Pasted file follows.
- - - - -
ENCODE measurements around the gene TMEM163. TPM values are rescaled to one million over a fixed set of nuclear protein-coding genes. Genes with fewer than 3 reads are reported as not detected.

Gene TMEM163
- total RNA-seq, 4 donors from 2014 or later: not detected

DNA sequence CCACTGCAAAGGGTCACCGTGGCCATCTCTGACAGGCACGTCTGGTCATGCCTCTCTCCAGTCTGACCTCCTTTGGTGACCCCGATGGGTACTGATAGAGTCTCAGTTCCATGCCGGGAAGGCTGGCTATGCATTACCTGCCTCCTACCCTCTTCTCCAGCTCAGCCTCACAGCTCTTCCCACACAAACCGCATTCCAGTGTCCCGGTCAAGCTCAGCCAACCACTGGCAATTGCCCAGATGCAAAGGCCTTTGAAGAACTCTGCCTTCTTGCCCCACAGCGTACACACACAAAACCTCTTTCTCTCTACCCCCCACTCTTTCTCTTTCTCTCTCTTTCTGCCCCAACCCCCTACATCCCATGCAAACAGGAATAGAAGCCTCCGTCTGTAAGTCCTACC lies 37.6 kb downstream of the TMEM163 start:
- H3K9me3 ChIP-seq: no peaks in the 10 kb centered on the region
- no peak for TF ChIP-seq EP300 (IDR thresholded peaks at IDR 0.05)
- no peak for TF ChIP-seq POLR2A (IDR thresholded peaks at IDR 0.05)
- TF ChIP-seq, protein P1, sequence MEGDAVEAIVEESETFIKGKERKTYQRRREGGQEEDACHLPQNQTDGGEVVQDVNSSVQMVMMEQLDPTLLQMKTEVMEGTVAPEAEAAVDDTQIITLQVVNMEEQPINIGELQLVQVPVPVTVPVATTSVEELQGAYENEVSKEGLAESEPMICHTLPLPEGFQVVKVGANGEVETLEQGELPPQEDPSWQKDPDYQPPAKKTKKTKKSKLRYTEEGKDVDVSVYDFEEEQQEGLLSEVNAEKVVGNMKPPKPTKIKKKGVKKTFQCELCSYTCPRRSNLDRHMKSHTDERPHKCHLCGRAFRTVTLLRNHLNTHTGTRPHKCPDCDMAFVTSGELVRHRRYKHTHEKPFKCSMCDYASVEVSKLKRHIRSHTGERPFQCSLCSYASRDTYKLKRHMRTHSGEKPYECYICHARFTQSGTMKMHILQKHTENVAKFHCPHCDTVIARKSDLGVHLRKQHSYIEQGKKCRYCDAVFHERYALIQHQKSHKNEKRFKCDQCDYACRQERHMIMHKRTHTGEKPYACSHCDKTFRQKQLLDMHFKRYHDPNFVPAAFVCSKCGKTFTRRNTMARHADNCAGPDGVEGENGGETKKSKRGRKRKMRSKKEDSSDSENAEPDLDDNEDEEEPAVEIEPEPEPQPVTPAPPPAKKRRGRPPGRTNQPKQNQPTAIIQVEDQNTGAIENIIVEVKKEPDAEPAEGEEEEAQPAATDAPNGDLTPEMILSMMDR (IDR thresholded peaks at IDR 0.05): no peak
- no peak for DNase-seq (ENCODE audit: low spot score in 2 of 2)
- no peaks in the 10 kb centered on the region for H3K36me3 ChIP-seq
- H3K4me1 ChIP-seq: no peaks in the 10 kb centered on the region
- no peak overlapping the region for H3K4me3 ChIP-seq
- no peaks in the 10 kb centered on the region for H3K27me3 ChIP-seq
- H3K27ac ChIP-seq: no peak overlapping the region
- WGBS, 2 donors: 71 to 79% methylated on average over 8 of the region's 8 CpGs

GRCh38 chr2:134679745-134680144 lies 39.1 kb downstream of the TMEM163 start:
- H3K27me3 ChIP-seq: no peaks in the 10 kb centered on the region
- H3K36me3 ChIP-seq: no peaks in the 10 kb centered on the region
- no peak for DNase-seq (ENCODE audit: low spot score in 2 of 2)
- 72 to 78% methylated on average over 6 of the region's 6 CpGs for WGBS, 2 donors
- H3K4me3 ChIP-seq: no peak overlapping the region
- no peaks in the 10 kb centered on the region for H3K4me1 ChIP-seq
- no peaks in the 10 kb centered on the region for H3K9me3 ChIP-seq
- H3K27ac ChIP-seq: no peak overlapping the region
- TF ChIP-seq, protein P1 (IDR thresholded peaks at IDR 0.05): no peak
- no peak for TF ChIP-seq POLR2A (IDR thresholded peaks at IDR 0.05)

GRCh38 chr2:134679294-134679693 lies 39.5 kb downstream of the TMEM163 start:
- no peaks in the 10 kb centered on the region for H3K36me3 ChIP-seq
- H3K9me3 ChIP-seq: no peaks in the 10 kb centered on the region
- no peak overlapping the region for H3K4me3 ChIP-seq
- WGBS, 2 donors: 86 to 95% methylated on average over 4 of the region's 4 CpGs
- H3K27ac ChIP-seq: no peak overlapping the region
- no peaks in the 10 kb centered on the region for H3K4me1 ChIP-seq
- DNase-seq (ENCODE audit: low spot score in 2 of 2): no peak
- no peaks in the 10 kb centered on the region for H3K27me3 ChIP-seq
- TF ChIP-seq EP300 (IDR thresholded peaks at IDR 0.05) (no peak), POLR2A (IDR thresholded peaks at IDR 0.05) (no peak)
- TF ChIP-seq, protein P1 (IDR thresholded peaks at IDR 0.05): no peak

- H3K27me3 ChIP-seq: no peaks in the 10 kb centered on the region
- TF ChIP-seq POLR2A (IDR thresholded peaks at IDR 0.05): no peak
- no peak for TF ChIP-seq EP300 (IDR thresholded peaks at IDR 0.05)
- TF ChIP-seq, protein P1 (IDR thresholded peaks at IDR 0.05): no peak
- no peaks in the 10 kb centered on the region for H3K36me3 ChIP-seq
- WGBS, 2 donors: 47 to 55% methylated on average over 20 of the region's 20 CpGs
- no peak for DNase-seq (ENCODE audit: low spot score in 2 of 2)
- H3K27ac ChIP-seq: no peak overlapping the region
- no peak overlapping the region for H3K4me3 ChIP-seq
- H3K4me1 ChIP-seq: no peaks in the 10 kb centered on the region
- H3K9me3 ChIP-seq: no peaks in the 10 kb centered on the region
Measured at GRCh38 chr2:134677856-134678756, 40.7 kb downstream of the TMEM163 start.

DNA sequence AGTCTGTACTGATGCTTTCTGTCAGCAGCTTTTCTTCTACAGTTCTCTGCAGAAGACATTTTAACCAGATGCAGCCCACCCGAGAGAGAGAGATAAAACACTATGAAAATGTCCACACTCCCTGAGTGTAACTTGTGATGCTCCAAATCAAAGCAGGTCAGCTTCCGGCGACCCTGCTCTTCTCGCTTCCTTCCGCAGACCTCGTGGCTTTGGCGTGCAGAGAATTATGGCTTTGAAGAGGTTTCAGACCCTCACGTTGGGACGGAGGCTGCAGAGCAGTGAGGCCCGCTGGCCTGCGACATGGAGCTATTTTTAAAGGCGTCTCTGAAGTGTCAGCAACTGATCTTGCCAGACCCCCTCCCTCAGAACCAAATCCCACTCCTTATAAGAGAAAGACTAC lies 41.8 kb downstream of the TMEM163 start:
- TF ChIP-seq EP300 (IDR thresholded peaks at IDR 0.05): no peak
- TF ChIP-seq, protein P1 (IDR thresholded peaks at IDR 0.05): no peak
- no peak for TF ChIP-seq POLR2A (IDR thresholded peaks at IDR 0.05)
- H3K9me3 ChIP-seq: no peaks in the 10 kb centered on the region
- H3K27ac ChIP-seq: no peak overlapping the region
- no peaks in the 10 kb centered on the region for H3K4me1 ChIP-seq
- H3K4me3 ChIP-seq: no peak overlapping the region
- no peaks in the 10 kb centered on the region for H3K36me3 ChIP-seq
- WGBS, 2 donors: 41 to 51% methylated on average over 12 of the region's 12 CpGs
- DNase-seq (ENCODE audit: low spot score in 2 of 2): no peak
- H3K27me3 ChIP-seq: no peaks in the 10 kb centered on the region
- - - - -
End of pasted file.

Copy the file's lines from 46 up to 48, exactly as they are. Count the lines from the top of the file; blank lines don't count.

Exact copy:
- no peak overlapping the region for H3K4me3 ChIP-seq
- H3K4me1 ChIP-seq: no peaks in the 10 kb centered on the region
- H3K9me3 ChIP-seq: no peaks in the 10 kb centered on the region